Our blest Redeemer, ere He breathed
His tender last farewell,
A Guide, a Comforter bequeathed
With us to dwell.
He came in semblance of a dove,
With sheltering wings outspread,
The holy balm of peace and love
On earth to shed.
He came in tongues of living flame
To teach, convince, subdue,
All powerful as the wind He came
As viewless too.
He came sweet influence to impart,
A gracious, willing Guest,
While He can find one humble heart
Wherein to rest.
And His that gentle voice we hear,
Soft as the breath of even,
That checks each thought, that calms each fear,
And speaks of heaven.
And every virtue we possess,
And every victory won,
And every thought of holiness,
Are His alone.
Spirit of purity and grace,
Our weakness, pitying, see:
O make our hearts Thy dwelling place,
And worthier Thee.
Sometimes a hymn doesn't have to be a great hymn, or brilliant poetry, to do what a really good hymn does - which is enable praise, inspire devotion, become a conduit of prayer, remind and recall the heart to its centre in God. The first time I sang this I was a recently converted teenager who up till then loved and lived in the music of the Rolling Stones, The Who, The Beach Boys, The Hollies, and had been immersed in the dynamic diversity of 60's music, with its daring innuendo, unabashed celebration of sexuality as integral to love, and which moved to the persistent beat and rhythm of a culture in process of irreversible metamorphosis.
I've never forgotten the culture shock in those first weeks of going to a wee Lanarkshire Baptist Church, and of an organ playing slowly, a congregation singing fervently, and the discovery of a strange new world of music that did things to your head and heart that took you to quite different places of human experience. This is a sentimental hymn, the metaphors are soft and comforting, and in my experience nearer to Herman's Hermits than to Mick Jagger complaining in public with unambiguous body language that he couldn't "get no satisfaction".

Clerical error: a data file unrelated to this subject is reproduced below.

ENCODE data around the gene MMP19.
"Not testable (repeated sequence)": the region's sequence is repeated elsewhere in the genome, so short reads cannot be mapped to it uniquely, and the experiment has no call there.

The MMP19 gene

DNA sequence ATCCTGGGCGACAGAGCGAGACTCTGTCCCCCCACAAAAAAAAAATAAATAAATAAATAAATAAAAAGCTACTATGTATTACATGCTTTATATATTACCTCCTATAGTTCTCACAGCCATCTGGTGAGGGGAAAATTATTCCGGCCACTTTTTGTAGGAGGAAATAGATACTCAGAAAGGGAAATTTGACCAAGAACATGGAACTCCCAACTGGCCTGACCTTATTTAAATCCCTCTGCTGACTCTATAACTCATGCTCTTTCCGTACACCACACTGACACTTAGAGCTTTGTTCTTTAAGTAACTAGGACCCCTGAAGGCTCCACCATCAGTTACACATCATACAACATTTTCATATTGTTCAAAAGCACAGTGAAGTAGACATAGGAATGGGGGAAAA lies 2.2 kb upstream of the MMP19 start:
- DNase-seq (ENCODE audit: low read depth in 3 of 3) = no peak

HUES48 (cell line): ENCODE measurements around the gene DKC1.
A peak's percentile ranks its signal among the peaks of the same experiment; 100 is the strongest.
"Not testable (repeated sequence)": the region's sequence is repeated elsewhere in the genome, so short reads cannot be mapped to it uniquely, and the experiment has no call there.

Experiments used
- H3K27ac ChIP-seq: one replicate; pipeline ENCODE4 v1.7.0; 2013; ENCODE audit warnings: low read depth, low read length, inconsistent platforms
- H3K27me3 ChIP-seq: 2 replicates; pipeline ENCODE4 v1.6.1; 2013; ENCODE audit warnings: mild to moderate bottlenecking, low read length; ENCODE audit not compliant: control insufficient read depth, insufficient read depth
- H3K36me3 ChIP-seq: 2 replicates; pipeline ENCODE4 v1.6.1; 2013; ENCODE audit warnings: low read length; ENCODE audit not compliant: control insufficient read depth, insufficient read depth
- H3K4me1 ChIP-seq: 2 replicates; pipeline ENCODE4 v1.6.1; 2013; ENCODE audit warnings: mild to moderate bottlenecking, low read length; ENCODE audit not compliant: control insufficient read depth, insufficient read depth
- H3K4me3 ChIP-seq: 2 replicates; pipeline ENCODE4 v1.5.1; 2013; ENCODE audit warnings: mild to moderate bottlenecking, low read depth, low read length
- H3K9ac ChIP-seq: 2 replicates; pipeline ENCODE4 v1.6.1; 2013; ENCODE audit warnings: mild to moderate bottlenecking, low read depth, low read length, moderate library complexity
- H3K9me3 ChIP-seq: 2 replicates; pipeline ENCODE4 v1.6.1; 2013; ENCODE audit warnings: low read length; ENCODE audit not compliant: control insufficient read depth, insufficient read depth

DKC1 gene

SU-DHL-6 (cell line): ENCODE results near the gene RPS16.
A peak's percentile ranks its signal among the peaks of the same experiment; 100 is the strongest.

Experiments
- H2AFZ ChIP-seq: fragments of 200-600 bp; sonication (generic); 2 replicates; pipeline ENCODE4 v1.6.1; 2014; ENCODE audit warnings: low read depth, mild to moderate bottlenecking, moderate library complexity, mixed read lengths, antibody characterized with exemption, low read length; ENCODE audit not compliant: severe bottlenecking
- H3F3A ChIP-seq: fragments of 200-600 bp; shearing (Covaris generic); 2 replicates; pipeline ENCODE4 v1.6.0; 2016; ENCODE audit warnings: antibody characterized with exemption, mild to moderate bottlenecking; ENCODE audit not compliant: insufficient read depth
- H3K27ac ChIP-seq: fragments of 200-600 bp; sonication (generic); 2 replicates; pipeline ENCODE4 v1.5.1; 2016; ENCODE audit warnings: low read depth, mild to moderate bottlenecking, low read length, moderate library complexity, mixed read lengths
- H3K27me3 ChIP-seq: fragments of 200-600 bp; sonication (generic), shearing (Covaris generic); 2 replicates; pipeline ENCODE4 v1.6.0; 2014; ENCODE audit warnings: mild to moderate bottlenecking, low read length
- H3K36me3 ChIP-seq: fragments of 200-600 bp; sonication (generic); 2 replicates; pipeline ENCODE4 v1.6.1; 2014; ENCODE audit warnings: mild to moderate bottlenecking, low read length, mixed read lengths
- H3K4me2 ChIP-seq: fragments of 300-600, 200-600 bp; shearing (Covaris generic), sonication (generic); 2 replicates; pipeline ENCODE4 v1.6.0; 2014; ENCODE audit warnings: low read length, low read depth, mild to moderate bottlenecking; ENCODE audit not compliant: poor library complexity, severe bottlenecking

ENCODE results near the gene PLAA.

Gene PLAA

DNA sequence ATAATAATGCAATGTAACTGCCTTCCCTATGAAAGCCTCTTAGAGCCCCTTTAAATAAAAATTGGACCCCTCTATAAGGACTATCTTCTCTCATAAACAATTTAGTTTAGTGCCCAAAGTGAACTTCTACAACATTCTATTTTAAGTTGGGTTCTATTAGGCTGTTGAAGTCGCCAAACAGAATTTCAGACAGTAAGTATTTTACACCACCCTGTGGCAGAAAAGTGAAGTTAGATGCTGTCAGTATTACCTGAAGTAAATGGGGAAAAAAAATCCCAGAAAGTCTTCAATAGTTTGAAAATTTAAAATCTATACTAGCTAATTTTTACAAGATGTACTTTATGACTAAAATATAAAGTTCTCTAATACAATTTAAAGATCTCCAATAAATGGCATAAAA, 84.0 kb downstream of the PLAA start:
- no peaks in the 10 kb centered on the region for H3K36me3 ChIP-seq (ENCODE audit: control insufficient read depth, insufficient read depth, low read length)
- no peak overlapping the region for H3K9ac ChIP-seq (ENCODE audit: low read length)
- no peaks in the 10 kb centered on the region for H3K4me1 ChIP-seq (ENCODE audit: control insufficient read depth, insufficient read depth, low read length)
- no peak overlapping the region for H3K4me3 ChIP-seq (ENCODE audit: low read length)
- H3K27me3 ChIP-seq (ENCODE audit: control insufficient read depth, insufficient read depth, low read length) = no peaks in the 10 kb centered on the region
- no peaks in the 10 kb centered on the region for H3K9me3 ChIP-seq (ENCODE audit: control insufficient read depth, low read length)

This hymn was written by a woman who preferred seclusion and quietness to society and activity.This particular Guide and Comforter, of whom she writes, seems to go in for non-assertiveness, and gentle persuasion rather like a Quaker engaged in earnest well-meaning conversation with a pumped up tattooed biker about his language and drinking habits. The hymn is laced with the language of human sympathy - tender, sweet influence, gracious willing guest, sheltering, holy balm, gentle, soft, calm, weakness pitying. If you're not careful this could taste like condensed milk spooned straight from the tin. And where it could possibly resonate with 21st Century cultural idioms and musical lyrics, or how our far more unrestrained emotional and psychological patterns of communication could cope with this alien restraint and tentativeness, I don't know.
And yet. Every now and then I go back to this hymn. One of the reasons is the recurring Johannine echoes. The tender last farewell refers to John 14-17, and the scared desolation of disciples who had no idea how to cope with an announcement of death. The word "bequeath" is the last loving gesture of Jesus to friends he whose hearts he was about to break. The rest of the hymn is an exposition of that word "Comforter", in an older version, "Paraclete", the one who comes alongside to strengthen and suppport and help. In our language, the One who will be there for us. It's a hymn you have to be in the mood for, and maybe that mood comes seldom, and maybe the opportunity to sing it with a congregation is now a memory, and should stay that way, for it isn't used much now. Is it? But now and again when I come across this, I read it, and recognise underneath all the layers of my critical qualifications, a hymn that when allowed to speak on its own terms, bears witness to something important about God the Holy Spirit.